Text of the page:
Bank of Melbourne

Morning Report

Main Themes: Markets were once again roiled by trade and Brexit worries overnight. The US blacklisted a further 28 Chinese companies from operating in the US without a permit ahead of high level talks scheduled at the end of this week.

Main Themes: Markets were once again roiled by trade and Brexit worries overnight. The US blacklisted a further 28 Chinese companies from operating in the US without a permit ahead of high level talks scheduled at the end of this week.

Share Markets: Major US and European equity indices fell overnight. In the US, the Dow Jones (-1.2%) and S&P 500 (-1.6%) both lost ground as tensions flared up between China and the US just a couple of days before scheduled high level trade negotiations.

The Euro Stoxx 50 lost 1.1% and London’s FTSE 100 lost 0.8% amid reports of further Brexit turmoil. Boris Johnson reportedly told Angela Merkel that it would be impossible to reach a Brexit deal with Northern Ireland still part of the EU’s trade bloc.

Interest Rates: Bond yields in the US fell as trade tensions flared up and Fed Chair Jerome Powell said that the Fed would be expanding its balance sheet in order to calm money markets. The US 10-year yield fell 2 basis points to 1.53% and the 2-year dropped 4 basis points to 1.42%.

Australian yields rose a little overnight. The 10-year bond rose for the first time this month by 3 basis points to 0.89% and the 3-year rose by the same amount to 0.6%.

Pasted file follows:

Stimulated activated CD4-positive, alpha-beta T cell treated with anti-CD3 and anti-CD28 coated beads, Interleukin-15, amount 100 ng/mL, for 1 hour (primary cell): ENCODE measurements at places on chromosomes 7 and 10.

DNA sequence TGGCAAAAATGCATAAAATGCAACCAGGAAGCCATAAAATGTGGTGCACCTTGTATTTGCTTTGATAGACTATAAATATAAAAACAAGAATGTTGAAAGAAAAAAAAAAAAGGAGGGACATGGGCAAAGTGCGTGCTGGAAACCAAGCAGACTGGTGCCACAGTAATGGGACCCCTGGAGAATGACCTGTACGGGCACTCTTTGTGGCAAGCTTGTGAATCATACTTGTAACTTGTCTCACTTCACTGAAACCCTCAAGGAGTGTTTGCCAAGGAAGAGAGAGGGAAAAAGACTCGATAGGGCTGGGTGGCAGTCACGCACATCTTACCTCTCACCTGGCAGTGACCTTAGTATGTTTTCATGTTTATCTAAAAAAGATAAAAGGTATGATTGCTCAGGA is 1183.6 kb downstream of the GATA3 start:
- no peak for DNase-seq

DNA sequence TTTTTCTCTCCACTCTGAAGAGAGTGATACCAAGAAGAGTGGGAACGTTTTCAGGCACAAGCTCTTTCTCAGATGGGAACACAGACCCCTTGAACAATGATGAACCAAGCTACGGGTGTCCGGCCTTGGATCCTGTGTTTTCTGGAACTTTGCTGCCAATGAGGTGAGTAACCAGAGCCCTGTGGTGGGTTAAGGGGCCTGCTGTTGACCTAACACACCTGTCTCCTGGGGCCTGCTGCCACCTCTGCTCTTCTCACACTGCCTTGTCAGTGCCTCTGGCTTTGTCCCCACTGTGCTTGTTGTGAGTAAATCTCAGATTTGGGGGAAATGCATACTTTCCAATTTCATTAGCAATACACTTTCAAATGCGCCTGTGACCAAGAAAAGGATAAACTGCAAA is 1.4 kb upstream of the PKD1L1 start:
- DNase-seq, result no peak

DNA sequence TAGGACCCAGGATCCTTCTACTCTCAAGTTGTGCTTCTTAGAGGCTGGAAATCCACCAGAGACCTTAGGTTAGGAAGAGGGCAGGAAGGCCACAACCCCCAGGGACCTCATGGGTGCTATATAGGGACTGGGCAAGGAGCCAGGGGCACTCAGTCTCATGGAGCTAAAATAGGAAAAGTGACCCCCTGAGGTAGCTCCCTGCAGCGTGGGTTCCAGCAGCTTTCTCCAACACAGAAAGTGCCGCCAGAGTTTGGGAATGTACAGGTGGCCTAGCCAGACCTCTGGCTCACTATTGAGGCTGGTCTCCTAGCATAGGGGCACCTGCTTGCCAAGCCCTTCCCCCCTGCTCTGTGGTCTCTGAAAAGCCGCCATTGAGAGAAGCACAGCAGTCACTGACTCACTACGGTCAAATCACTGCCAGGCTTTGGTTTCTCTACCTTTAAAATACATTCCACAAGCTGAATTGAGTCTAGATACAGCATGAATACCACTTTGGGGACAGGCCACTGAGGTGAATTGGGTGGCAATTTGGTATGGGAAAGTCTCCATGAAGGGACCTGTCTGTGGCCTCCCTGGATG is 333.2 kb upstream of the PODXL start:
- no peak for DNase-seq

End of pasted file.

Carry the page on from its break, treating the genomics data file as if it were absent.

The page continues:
Foreign Exchange: The US dollar rose slightly against most of its peers in a mixed session overnight. The dollar index started the session weaker as trade tensions dominated news flow and US economic data disappointed. It ended the session higher as Jerome Powell was non-committal about future rate cuts despite announcing a plan to expand the Fed’s balance sheet. The US dollar rose against the euro and pound but fell against the yen. Brexit concerns hit the pound, driving it lower to 1.21 US dollars. The yuan strengthened on the first day after the week-long Chinese national holiday.

The Australian dollar is broadly flat at around 67.30 US cents.

Commodities: Oil followed equities lower as the outlook for global growth took another hit due to deteriorating prospects for a US-China trade resolution. WTI crude is currently trading at US$52.60 per barrel.

Gold and other precious metals bounced back amid the increase in global risk.

Global: The new managing director of the IMF, Kristalina Georgieva, said that the global economy is experiencing a “synchronised slowdown”. In a preview of new research to be released next week, she said that the current trade tensions could cost the world economy as much as US$700 billion in GDP in 2020. The IMF is expecting growth to slow in 90% of countries in 2019.

Australia: ANZ job ads rose 0.3% in September, following a 2.8% decline in August. On an annual basis, job ads were down 10.4% and continue to suggest that the strong pace of job gains will ease.